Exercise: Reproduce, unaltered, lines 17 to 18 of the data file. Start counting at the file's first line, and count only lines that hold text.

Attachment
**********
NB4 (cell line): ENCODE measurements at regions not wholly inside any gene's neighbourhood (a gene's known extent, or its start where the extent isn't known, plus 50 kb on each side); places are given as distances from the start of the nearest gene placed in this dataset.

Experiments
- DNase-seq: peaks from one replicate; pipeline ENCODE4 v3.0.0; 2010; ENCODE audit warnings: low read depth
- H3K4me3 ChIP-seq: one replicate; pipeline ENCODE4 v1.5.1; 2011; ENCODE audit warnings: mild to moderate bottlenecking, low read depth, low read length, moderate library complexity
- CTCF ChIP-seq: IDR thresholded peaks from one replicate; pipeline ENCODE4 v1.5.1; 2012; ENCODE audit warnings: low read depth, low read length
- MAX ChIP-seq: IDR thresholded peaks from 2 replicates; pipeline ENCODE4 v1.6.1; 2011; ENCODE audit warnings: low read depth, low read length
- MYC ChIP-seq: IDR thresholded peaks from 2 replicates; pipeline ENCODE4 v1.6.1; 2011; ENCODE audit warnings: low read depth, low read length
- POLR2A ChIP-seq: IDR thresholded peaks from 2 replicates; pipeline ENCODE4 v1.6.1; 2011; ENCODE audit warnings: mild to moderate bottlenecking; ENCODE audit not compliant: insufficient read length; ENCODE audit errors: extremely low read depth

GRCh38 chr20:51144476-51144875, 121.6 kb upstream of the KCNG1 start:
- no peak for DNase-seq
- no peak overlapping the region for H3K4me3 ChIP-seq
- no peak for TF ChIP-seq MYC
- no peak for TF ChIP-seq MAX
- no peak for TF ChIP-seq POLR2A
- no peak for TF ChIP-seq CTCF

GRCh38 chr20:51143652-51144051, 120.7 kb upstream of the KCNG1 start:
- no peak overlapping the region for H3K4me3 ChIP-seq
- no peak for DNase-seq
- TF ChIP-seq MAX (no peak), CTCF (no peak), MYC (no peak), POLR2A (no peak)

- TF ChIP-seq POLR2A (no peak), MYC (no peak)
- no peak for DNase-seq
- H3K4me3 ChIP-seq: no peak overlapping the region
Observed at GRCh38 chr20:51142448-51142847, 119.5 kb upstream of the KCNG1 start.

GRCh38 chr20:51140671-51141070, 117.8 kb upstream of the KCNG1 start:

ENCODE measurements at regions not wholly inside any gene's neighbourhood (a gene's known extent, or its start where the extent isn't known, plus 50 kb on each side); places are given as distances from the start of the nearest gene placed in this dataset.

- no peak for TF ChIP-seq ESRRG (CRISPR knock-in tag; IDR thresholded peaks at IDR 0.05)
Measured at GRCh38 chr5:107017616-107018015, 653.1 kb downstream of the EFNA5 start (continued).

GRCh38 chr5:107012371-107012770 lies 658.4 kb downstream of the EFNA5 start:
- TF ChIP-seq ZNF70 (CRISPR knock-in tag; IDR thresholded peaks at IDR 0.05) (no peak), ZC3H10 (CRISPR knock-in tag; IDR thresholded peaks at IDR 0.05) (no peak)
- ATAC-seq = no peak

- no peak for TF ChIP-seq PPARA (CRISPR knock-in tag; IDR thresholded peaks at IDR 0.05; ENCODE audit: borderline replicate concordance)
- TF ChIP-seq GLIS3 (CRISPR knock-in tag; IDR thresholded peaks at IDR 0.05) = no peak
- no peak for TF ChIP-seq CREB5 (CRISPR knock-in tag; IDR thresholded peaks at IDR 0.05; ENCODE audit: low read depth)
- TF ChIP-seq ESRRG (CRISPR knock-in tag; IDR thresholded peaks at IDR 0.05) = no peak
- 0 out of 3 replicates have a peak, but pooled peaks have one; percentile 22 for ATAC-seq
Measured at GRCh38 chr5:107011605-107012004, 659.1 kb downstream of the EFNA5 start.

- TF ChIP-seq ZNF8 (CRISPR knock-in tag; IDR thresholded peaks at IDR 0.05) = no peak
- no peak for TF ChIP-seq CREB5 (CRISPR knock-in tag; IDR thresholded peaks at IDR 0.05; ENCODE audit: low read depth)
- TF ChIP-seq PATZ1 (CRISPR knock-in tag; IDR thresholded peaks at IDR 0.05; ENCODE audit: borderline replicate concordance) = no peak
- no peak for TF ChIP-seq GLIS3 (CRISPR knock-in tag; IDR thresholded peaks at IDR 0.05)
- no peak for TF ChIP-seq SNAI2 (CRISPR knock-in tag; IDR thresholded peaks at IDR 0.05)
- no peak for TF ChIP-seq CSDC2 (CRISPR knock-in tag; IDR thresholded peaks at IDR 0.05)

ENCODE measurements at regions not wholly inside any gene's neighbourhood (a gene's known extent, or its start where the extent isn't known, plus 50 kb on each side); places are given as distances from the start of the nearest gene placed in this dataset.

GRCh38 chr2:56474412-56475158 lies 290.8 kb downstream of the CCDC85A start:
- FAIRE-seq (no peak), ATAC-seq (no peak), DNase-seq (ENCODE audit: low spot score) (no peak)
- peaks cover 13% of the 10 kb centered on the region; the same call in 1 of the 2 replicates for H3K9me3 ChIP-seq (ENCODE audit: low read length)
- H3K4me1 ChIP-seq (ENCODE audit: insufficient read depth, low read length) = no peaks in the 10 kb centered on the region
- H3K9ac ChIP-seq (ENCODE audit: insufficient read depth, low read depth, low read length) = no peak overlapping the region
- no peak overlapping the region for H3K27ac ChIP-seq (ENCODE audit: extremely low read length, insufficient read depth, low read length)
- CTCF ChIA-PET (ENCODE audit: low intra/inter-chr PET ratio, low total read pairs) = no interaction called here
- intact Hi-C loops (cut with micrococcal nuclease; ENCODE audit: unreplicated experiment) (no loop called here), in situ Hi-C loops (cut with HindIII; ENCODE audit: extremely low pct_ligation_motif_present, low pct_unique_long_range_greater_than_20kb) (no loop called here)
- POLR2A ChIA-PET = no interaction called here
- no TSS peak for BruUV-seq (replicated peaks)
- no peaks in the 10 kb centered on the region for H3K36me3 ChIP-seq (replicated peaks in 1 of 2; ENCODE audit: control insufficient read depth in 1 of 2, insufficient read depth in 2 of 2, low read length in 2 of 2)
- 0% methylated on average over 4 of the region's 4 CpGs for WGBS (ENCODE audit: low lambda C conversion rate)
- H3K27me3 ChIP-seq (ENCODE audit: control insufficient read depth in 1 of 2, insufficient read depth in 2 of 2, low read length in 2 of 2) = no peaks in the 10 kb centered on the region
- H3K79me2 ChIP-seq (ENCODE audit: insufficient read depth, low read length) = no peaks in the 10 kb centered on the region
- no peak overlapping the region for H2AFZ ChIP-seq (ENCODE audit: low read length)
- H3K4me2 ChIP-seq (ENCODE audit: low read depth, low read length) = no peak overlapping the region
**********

- no peak overlapping the region for H3K4me3 ChIP-seq
- no peak for DNase-seq